LONDON — The United States-led occupation in Iraq has enlisted a British public relations firm to help promote the establishment of democracy in the country.
The firm, Bell Pottinger, based in London, is creating television and radio commercials that will explain to Iraqis how and why the United States is handing over sovereignty to an interim Iraqi government in June. The campaign will begin next week on local and satellite stations in Iraq.
Bell Pottinger, a subsidiary of Chime Communications, has decades of political experience. The chairman, Lord Tim Bell, ran publicity campaigns for Margaret Thatcher.
Earlier this month, Bell Pottinger signed a $5.6 million contract with the American-led Coalition Provisional Authority. The company hopes to work for the United Nations after the June transition, in order to publicize Iraq's first democratic election.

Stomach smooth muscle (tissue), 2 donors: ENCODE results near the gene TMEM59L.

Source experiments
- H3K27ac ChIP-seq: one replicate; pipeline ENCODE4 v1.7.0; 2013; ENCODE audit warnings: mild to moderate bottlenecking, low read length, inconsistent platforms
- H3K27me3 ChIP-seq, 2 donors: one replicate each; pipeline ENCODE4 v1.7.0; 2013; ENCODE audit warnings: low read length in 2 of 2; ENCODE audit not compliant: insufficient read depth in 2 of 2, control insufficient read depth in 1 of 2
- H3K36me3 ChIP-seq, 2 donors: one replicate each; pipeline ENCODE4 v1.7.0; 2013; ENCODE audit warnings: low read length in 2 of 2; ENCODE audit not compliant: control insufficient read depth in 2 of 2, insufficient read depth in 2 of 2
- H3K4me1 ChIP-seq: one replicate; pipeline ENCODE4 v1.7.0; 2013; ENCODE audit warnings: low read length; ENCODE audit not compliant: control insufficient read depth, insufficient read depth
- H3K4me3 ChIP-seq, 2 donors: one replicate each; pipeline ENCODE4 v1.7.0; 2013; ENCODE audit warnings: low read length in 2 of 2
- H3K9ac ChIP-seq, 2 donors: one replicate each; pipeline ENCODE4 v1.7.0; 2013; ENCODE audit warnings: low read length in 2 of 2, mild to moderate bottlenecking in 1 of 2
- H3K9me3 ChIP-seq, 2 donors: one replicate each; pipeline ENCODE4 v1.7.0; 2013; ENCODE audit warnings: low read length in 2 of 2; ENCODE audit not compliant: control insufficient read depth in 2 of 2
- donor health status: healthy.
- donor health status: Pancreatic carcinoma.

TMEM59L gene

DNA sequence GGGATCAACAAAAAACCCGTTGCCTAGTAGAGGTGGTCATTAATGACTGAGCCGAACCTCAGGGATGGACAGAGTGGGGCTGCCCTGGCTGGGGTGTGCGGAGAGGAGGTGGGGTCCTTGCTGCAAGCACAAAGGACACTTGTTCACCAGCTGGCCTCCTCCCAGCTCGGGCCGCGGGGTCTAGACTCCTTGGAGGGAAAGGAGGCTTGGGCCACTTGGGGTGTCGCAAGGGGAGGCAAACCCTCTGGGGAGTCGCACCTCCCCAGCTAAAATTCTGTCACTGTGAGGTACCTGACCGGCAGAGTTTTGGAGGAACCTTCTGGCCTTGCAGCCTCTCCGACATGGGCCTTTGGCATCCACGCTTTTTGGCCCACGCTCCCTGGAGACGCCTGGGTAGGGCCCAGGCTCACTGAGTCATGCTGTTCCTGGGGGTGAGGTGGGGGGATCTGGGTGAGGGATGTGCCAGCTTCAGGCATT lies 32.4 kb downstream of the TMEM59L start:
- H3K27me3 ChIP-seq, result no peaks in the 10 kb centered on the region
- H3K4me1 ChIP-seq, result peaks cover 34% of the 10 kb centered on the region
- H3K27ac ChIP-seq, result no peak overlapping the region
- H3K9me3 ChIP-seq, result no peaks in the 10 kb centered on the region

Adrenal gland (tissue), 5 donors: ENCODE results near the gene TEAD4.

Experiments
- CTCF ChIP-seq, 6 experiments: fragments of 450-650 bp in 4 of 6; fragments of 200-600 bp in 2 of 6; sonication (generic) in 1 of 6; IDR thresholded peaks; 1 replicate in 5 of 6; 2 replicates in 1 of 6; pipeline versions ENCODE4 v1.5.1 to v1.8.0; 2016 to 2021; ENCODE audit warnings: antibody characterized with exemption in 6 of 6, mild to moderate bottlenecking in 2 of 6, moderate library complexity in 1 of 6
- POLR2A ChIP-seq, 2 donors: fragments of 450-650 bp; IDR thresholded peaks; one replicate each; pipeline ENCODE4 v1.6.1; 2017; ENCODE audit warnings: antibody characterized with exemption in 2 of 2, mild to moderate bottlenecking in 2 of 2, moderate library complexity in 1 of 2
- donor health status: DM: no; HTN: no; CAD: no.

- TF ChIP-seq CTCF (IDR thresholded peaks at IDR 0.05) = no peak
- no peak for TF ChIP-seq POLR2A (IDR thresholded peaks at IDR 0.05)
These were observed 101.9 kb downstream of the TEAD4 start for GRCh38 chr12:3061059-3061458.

The commercials will carry a "message of participation in the democratic process, and the hope for the future that democracy brings to Iraq," said the occupation's communications planner, Michael Pierson, in a telephone interview from Baghdad.
"We're trying to keep people informed about the process and persuade them to participate in it," Lord Bell said in a telephone interview. He declined to provide other details.
Some advertising experts said they were wary about the idea of using television spots to push political change and encourage the growth of democracy.
Learning about democracy through advertising could make it seem like a product that should be blamed or abandoned if things do not go well, said Harry C. Boyte, senior fellow at the Hubert H. Humphrey Institute of Public Affairs at the University of Minnesota.
Others noted that early efforts to advertise in Iraq, particularly a 2001 campaign conducted by the former advertising executive Charlotte Beers, fell flat.
"I hope Bell Pottinger learns from the real fiasco that was Charlotte Beers' campaign," said a London Business School professor, Patrick Barwise. Bell Pottinger should be sure to ask basic questions, he said, including "Why are we here?" and "Why is there a problem?"
Copyright 2004 The New York Times Company